Use viral pictures from your textbook or from a website to construct a 3-dimensional model of a virus. Your model must meet the following criteria:
- Must be 3-dimensional
- Must show the two main parts of the virus — nucleic acid core & protein coat or capsid
- Model must have string attached & be ready to hang
- Must include a label with your the name of the virus, your name, & class period
The following rules for constructing you model must also be followed:
- Must be light enough & small enough to hang and not “bump” other students heads
- Must be sturdy (use plenty of glue & securely attach your string)
- Can’t be made out of food products
- May not have sharp points (no toothpicks)
- May not be made of anything flammable (no matches)
- Should be made of inexpensive materials
Types of viruses that make good models:
Models will be graded based on the following:
- Level of difficulty (will receive the most weight in grading)
- Creativity of building materials
All Materials © Cmassengale
Discovery of Viruses
- Beijerinck (1897) coined the Latin name “virus” meaning poison for the substance infecting tobacco plants
- Wendell Stanley (1935) crystallized sap from tobacco leaves infected with Tobacco Mosaic Virus (TMV) & found virus was made of nucleic acid & protein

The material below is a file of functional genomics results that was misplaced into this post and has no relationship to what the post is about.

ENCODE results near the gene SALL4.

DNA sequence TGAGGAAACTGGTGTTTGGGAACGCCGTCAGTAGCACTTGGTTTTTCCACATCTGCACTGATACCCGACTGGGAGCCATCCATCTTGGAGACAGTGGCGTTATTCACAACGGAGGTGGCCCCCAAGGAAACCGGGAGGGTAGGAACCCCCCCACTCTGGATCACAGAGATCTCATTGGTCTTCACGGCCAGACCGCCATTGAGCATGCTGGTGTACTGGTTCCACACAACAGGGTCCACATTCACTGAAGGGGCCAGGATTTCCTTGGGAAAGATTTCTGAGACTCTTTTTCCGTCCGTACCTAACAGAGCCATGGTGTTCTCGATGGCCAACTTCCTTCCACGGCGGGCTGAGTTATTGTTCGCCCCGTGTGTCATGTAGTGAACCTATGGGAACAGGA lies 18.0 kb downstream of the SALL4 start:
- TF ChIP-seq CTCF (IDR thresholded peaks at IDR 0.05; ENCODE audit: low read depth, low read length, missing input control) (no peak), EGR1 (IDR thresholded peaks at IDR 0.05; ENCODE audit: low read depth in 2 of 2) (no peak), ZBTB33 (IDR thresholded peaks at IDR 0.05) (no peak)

|Wendell Stanley||Tobacco Leaf with Virus|
- Edward Jenner developed smallpox vaccine using milder cowpox viruses
- Virology – study of viruses
- Deadly viruses are said to be virulent
- Viruses couldn’t be seen until electron microscope invented
- Not living organisms
- Consist of a nucleic acid core (DNA or RNA) and a protein coat called the capsid
- Capsid made of protein subunits called capsomeres
- Cannot grow or replicate on their own (inactive particles)
- Can only reproduce inside of a living host cell using its raw materials & enzymes
- Lack ribosomes & enzymes needed for protein synthesis or metabolism
- Are extremely small particles ranging from 20 – 400 nanometers on average